ii. Over time, international law started to carve out a number of exceptions to that general and absolutist principle (in particular in respect of commercial acts). This includes an exception to immunities as a defence and/or bar to jurisdiction when faced with international crimes charges (see next).

2. A customary international law exclusion of immunities as a defence and jurisdictional bar to international crimes prosecution

iii. Since at least the end of the Second World War and criminal prosecutions pertaining to that conflict, customary international law excludes the possibility for a Head of State (and other State officials) to rely on his immunity as a defence or as an objection to the jurisdiction of a court before which he appears on charges of international crimes (war crimes; crimes against humanity; or genocide).

iv. This is so whether the jurisdiction seeking to try him is a domestic or an international one. The loss of immunity in such a case is determined, not by the – national or international – character of the tribunal trying such a defendant, but by the international character of the underlying offence with which he is charged.

v. In the context of that exclusionary rule, none of the relevant instruments or relevant incidents of state practice draw a distinction between official and private acts of state officials. All conduct amounting to an international crime are encapsulated into the general exclusionary rule. Nor do these draw a distinction between sitting and former state officials. The exclusion of immunities as a defence and jurisdictional bar is absolute in its effect and pertains to any individual.

vi. Article 27 of the Statute of the ICC recognizes and gives effect to that general principle in the context of proceedings before the ICC. As a jurisdictional provision (dealing with one aspect of the Court’s jurisdiction ratione personae), Article 27 only deals with the effect (or, rather, the absence of effect) of an official position and related immunities on the jurisdiction of the Court itself. It does not regulate, nor purports to regulate, the effect of these immunities on the jurisdiction of any other court. Continue reading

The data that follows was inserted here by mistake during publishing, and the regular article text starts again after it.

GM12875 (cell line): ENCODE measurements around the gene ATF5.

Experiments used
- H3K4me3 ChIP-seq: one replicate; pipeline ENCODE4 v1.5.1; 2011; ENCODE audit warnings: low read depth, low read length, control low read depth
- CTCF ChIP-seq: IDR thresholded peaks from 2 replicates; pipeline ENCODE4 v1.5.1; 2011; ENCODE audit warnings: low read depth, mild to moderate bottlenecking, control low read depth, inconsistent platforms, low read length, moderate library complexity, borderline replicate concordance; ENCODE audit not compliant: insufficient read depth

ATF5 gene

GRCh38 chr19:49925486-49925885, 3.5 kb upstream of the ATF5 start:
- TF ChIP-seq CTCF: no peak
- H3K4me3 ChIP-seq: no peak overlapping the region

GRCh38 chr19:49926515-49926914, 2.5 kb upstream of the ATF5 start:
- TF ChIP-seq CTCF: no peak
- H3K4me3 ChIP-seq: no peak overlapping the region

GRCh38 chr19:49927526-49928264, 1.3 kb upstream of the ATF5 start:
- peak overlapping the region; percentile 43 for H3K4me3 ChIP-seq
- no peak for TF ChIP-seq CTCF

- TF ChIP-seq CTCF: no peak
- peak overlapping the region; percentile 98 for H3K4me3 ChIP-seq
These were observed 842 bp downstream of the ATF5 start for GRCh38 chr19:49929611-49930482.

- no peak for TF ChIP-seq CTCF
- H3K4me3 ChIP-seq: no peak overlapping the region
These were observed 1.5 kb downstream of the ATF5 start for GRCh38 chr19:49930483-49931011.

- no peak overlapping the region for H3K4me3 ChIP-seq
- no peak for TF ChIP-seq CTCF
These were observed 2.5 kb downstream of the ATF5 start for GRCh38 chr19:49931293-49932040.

Iraqi Civilians v. Ministry of Defence: Denial of Justice in Cases Involving International Torts

UK Soldiers Iraqby Rishi Gulati and Matthew Nelson*

The decision of the United Kingdom Supreme Court in Iraqi Civilians v. Ministry of Defence (No. 2) [2016] UKSC 25 (“Iraqi Civilians”) demonstrates how public and private international law concepts interact and affect the rights of individuals allegedly subjected to grave breaches of rights to access a remedy before courts of law.

 Iraqi Civilians: Background

The claimants, hundreds of Iraqi civilians represented by 14 lead claimants, brought claims under the Human Rights Act 1998 and in tort against the UK Ministry of Defence, for damages arising out of alleged unlawful detention and/or physical maltreatment by British soldiers between 2003 to 2008 in Iraq. After the cessation of the major combat operations in May 2003, the UK became an occupying power and began exercising the powers of the Iraqi Government on a temporary basis.

The Supreme Court’s brief decision, delivered by Justice Sumption, concerned the application of limitations to the claimants’ suits that operated as a matter of Iraqi law. Accepting, as the parties did, that Iraqi law applied in relation to questions of the Ministry’s liability in tort, the claimants were, by operation of Article 232 of the Civil Code of Iraq (the “Civil Code”), barred from commencing their applications (though their rights were not extinguished) by virtue of the operation of limitation periods to claims of this kind. Consequently, the claimants sought to invoke an order of the Coalition authorities, Coalition Provisional Authority Order 17 (the “Order”), that operated to suspend the taking of proceedings in Iraqi courts against the UK Government, such that it conferred state immunity on the UK Government from legal process in Iraqi courts. It is this order, the claimants’ argued, that had the effect of suspending the limitation periods, as envisaged in Article 435 of the Civil Code. Continue reading